100 years of War — romance to fear

The small, creased photograph shows all twelve children attending the Charra Woolshed School.  My mother was nine years old in 1913, and the Head Teacher was Wm. Picker.  Mum often spoke to me about her teacher and how he taught her to read. He was killed in France on September 18, 1918.  He was my hero.

Forty years later, as a young boy, I would curl up on the wood-box in

Chara School 1913: Pearl Denton (my mother) is on the right sitting next to the chalk board.

Chara School 1913: Pearl Denton (my mother) is on the right sitting next to the chalk board.

the kitchen of our Adelaide suburban home and silently listen to my father and his mates talk of ‘the wars’.  My cousin was a ‘Rat’ and he was killed in Tobruk.  I was a little confused about him being called a ‘Rat’, but he was my hero.  This was my fractured and romantic understanding of war.  There have always been photographs and memorabilia from wars in our home and my life. Anzac Day and ‘Poppy’ Day were times of quiet activity where I was expected to participate in the traditions.

My maternal grandmother with her grandchildren who were destined to become the 'Rats' of Trobuk.

My maternal grandmother with her grandchildren who were destined to become the ‘Rats’ of Trobuk.

During Easter 2013 I ‘discovered’ an unopened box that my mother had put aside for me prior to her death in 1997.

The majority of the contents were her ‘traces of war’, which included my father’s medals, his Army records, photographs of family members who served, and an assortment of letters from my father to my mother, and to one of my sisters.  Dad was my hero.

Taken c 1942 in the Northern Territory

Taken c 1942 my father, Sgt. Harold Sweet, in the Northern Territory

Professor Alistair Thomson reflects on photographs [and other objects] being documents of social history and mnemonic devices¹.  Each of these photographs and other family artifacts has a story, real or imagined and redefine the narrative.  These traces, together with reflective memory and oral history construct a new narrative of my family’s one-hundred years of war.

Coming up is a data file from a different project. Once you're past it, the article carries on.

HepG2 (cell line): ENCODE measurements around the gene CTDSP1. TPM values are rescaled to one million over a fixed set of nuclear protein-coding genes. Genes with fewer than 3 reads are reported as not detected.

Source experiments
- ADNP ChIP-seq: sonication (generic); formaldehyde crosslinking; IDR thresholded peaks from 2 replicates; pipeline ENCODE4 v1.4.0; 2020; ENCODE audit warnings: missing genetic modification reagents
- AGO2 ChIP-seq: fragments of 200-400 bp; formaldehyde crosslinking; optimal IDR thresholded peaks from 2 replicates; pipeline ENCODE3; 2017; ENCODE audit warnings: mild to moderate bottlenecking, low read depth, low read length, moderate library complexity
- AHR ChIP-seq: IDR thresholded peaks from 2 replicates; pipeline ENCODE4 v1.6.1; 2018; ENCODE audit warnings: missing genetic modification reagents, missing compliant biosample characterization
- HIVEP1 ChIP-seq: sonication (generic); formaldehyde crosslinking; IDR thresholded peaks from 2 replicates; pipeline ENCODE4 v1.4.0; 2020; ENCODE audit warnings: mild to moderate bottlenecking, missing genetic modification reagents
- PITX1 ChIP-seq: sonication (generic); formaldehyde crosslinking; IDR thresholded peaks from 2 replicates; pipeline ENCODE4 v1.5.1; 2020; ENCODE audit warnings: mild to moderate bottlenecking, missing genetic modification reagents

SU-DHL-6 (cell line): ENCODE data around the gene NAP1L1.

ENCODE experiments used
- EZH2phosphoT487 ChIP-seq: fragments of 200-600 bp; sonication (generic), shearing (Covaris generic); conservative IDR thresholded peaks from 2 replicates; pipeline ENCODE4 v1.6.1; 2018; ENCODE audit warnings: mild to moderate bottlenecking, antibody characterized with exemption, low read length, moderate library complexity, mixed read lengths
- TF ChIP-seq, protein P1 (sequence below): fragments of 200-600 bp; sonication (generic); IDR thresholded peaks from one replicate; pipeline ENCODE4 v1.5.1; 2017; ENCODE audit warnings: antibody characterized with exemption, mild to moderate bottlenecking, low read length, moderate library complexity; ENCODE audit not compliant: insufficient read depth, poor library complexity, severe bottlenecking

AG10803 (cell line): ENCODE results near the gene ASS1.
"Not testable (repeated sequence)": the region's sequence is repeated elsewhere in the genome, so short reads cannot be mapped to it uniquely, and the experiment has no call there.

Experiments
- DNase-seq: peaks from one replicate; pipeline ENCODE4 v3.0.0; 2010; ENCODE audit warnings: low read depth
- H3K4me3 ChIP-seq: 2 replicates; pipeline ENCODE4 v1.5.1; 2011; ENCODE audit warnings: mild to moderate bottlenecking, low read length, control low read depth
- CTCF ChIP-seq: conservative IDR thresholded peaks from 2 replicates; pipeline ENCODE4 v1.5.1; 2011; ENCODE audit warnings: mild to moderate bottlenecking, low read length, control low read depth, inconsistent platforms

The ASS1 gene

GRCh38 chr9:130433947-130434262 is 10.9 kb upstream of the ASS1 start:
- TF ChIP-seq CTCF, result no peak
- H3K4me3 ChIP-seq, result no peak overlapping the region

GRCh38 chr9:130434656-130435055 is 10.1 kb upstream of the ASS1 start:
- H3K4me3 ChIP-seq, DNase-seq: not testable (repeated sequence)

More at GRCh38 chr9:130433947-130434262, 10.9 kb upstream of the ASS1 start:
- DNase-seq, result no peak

Having a son serving in Afghanistan in 2010 returned my war to the kitchen table and introduced fear.  I now have a new hero.

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My eldest son in Afghanistan 2010

Aspects of this blog were presented at the 2013 Narratives of War Conference, University of South Australia.  It will also form the basis of a more extensive ‘oral history’ paper.  It is currently in draft form and will be peer reviewed.

¹ From: Oral History and Photography, edited by Alexander Freund and Alistair Thomsom, 2011, Palgrave Macmillan

[page updated May 2014]

3 thoughts on “100 years of War — romance to fear

  1. Hi Sharon, sorry for the very slow reply to this. The short answer is yes, most of the names I have. Can I provide them to you? No. I’m in Dubai at the moment and all that detail is back home. I have made a note and will chase it down for you when I return in three weeks, if you are still interested. Regards, David

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  2. Do you know who the other children are in the Charra Woolshed school photo? It would be interesting to know.

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